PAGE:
European Race Report: King Kong

Published in the July 7 issue of The Blood-Horse
Michael Kinane, 11 times Ireland's champion jockey, got a gorilla off his back July 1 at the Curragh. Successful around the world and in every Irish group I race except the Budweiser Irish Derby (Ire-I), the 42-year-old rider had his home fans roaring as he brought Galileo home to win the 136th edition.

Three times second but never a winner from 17 mounts in the 12-furlong classic, Kinane said: "I've had a few heartaches and the one closest to home is often the hardest to get, but today I knew I had the right horse."

So did the punters, sending Galileo to the gate the 4-11 favorite in the field of 12 to become the 14th sophomore to turn the Epsom (Eng-I) and Irish Derby double. A 3 1/2-length winner in England, Galileo's connections, trainer Aidan O'Brien and owners Sue Magnier and Michael Tabor, didn't know if Epsom second Golan would reoppose at the Curragh until late in the week.

Trainer Michael Stoute said the firm ground in England, not the fact Golan failed to act down the Epsom hill, had compromised his chances and when heavy showers materialized late in the week, easing the ground, the rematch was on. Epsom fourth Mr Combustible also made the trip but the betting featured only Galileo and 4-1 Golan, with Sheikh Mohammed's 8-1 Exaltation the only other runner at less than 20-1. Exaltation and Sheikh Ahmed's Morshdi were supplemented to the race for Ir£90,000, 10% of the purse.

With the going "good" for the first 10 furlongs and "yielding" for the final quarter-mile, the runners made their way to the start on a sticky, humid afternoon. Five minutes early to post, most jockeys dismounted, Kinane pulling some grass to wipe the sweat from Galileo's neck. At the break, Pugin led Mr Combustible and Morshdi, with Galileo sixth on the rail and settling down, and Golan and Kieren Fallon among the last three on the outside.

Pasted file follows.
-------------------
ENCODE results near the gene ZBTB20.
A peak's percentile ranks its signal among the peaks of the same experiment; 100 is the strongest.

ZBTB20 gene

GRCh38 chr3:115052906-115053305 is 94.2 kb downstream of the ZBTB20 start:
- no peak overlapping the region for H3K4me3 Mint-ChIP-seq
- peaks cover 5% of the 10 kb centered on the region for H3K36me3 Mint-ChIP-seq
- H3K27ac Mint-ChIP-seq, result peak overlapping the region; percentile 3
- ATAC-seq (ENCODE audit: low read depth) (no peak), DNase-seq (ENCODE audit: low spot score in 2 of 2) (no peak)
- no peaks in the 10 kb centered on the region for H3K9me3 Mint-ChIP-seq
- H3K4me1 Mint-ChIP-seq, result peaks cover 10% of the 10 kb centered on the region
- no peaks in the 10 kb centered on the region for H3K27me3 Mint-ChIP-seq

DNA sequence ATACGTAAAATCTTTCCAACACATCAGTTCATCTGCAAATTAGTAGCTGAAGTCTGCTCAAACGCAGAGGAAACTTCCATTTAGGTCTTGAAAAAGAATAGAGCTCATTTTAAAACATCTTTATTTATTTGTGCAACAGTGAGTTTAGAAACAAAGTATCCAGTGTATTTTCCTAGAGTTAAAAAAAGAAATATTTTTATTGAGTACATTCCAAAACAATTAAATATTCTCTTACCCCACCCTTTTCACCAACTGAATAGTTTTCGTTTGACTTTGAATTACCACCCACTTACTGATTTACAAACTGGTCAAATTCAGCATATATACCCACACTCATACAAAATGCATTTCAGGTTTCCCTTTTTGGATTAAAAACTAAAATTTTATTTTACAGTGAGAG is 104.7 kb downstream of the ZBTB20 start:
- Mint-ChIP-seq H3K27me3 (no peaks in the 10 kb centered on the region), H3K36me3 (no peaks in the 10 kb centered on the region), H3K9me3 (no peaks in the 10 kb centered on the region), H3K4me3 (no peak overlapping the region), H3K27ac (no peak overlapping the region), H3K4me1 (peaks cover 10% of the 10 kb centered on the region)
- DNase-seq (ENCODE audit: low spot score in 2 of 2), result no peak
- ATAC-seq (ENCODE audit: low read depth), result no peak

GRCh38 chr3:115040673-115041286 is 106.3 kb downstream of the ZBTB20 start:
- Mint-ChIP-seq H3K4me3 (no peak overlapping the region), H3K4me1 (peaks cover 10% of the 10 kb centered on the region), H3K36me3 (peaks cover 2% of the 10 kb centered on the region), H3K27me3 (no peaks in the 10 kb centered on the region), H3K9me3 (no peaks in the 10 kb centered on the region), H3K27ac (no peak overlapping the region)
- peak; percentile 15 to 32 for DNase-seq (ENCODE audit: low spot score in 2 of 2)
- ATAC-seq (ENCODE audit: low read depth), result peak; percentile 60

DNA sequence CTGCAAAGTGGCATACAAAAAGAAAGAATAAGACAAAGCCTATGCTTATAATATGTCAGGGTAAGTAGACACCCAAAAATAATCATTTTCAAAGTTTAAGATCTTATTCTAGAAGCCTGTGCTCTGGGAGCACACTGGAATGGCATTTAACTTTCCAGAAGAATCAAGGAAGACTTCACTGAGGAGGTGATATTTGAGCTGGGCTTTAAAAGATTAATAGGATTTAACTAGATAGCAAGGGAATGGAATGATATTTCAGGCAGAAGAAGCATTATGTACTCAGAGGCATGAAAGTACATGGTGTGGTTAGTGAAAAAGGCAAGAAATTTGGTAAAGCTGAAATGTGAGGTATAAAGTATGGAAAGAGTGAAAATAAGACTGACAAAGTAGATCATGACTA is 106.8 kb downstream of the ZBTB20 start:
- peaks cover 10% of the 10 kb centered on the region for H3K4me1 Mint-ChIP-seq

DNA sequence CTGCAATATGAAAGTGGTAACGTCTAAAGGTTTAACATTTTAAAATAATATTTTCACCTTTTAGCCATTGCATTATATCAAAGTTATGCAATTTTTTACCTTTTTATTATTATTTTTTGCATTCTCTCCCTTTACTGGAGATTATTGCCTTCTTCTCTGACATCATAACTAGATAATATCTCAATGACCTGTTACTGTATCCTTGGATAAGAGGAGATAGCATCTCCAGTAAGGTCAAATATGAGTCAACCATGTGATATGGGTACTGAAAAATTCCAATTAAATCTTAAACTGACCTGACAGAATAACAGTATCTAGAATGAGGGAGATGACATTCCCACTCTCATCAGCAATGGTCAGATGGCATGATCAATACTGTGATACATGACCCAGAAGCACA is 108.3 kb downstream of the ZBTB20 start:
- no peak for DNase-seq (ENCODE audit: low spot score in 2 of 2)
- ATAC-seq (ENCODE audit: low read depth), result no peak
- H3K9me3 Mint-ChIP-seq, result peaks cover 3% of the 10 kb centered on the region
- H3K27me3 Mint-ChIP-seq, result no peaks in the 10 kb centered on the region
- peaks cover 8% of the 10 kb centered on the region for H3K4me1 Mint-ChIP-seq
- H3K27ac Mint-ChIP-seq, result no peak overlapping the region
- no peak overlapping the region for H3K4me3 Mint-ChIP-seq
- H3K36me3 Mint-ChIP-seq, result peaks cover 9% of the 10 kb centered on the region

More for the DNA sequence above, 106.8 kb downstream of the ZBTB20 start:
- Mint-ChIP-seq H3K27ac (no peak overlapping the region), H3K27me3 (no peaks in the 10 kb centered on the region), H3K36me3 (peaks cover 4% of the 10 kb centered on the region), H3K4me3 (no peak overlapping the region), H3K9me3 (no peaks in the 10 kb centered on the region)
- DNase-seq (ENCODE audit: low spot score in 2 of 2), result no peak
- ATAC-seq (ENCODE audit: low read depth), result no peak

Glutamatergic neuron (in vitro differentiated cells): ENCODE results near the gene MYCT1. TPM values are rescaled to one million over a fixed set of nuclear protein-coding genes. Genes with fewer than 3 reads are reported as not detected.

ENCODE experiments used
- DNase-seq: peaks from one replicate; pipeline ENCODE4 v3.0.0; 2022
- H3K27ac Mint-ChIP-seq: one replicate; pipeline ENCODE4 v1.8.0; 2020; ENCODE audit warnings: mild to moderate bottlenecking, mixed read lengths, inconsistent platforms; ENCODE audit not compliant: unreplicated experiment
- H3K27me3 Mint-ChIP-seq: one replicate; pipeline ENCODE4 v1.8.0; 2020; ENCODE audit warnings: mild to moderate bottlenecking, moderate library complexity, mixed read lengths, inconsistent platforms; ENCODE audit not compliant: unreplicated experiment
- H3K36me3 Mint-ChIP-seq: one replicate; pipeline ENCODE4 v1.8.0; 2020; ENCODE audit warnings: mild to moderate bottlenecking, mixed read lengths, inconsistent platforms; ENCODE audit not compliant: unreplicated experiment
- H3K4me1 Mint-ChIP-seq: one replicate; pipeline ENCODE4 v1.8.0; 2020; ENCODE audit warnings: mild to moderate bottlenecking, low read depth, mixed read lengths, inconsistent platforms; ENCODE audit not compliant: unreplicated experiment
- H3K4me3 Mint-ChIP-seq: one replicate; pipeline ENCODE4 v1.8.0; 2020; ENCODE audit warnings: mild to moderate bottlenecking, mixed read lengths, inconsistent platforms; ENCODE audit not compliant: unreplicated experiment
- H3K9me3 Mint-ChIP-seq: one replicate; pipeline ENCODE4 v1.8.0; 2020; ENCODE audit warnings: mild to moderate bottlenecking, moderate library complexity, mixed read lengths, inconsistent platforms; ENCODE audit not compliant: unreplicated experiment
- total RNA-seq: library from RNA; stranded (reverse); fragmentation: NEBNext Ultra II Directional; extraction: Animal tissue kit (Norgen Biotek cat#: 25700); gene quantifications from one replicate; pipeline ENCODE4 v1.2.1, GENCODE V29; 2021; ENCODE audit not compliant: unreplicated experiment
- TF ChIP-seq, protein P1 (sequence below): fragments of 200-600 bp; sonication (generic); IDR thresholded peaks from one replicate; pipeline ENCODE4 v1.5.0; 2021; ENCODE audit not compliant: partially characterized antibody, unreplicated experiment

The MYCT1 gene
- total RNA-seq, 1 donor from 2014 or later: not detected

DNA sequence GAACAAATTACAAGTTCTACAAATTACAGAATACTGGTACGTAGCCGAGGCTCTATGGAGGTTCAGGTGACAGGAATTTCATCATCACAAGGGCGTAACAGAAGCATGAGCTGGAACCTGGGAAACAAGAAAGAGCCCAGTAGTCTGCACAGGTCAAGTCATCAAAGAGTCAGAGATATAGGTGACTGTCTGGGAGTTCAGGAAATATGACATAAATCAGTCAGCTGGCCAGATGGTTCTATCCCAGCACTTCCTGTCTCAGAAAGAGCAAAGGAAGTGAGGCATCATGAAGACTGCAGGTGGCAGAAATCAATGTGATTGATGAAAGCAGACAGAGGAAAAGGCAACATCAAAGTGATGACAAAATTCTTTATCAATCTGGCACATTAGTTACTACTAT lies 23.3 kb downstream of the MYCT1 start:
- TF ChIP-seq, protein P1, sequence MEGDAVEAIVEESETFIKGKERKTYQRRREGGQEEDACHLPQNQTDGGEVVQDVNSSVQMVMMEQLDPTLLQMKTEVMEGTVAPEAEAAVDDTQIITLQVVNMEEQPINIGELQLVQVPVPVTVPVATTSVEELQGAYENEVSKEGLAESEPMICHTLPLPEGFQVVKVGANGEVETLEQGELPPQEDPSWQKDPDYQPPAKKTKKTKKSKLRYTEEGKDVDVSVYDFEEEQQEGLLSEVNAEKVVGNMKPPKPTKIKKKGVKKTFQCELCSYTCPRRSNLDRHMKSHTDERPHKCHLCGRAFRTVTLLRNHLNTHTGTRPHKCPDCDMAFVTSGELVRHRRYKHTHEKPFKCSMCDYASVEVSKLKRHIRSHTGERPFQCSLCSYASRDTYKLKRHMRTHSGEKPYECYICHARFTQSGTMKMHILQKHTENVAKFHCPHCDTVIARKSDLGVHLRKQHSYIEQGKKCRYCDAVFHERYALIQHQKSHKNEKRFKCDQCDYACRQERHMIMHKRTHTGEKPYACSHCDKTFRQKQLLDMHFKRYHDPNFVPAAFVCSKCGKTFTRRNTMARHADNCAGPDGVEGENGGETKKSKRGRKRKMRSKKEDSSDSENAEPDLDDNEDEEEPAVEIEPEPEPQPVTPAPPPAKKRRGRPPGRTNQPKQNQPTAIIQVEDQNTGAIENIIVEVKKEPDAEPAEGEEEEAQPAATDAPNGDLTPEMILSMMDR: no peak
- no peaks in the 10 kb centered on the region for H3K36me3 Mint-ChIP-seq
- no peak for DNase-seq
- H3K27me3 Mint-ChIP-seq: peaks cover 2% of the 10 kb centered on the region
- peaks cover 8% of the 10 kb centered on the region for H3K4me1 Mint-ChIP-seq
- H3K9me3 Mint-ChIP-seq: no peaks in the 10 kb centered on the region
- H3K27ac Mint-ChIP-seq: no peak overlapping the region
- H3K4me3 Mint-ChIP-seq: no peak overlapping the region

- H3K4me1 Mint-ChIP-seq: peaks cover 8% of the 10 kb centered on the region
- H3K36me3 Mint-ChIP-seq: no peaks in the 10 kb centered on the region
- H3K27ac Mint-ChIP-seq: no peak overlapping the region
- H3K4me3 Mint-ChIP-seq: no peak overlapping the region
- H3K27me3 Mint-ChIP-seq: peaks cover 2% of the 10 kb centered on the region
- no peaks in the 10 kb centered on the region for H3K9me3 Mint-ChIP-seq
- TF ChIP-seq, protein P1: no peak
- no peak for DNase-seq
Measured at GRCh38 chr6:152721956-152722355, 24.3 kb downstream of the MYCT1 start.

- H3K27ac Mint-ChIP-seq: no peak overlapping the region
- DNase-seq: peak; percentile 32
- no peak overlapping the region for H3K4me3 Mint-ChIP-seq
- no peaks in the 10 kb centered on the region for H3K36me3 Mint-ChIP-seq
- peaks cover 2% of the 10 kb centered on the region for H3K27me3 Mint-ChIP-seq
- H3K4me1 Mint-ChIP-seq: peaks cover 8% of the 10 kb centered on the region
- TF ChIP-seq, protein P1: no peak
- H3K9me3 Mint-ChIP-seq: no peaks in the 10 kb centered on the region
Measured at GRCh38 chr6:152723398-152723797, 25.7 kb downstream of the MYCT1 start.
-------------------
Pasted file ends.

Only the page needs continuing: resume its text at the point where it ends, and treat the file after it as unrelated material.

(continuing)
Into the 2 1/2-furlong straight, Morshdi made his bid outside as Mr Combustible faded. Galileo had moved steadily through the field on the rail and was waiting to pounce.

Gaining the lead approaching the quarter-pole, Galileo stormed to the front at will, felt one left-handed smack before the furlong pole, and was being eased down to claim the £510,865 ($551,430) winner's purse by four lengths from 20-1 Morshdi, with Golan the same distance back in third.

Morshdi, the Italian Derby (It-I) winner, earned £180,000 ($194,293) for second to delight Newmarket trainer Michael Jarvis. "I thought he'd be in the first four so second is a bonus," he said. "When he made his challenge, I thought if the winner stops a little, he'll be running on, but the winner didn't stop. His target is the St. Leger (Eng-I)."

Golan, in whom Coolmore Stud bought the breeding rights from Lord Weinstock for a reported $15 million before Epsom, was drawn one at the gate and never got in a serious blow.

"We didn't want to get stuck out there," said Fallon. "They went very quick and I wanted him handier so I could ride a proper race, but he didn't travel."

O'Brien won the Irish Derby with Tabor's Desert King four years ago, but he wouldn't be in the same league with Galileo, who came home in 2:27.10, the second-fastest Irish Derby clocking after St. Jovite's 2:25.60 in 1992.

O'Brien said Galileo, a son of Sadler's Wells out of Prix de l'Arc de Triomphe (Fr-I) winner Urban Sea and now unbeaten after five starts, has the Breeders' Cup Classic (gr. I) as his year-end target. He could well shorten up in between, to as little as a mile for the Queen Elizabeth II Stakes (Eng-I, Sept. 29), but earlier the trainer had noted the Irish Champion Stakes (Ire-I, 10 furlongs Sept. 8) would be "an ideal prep."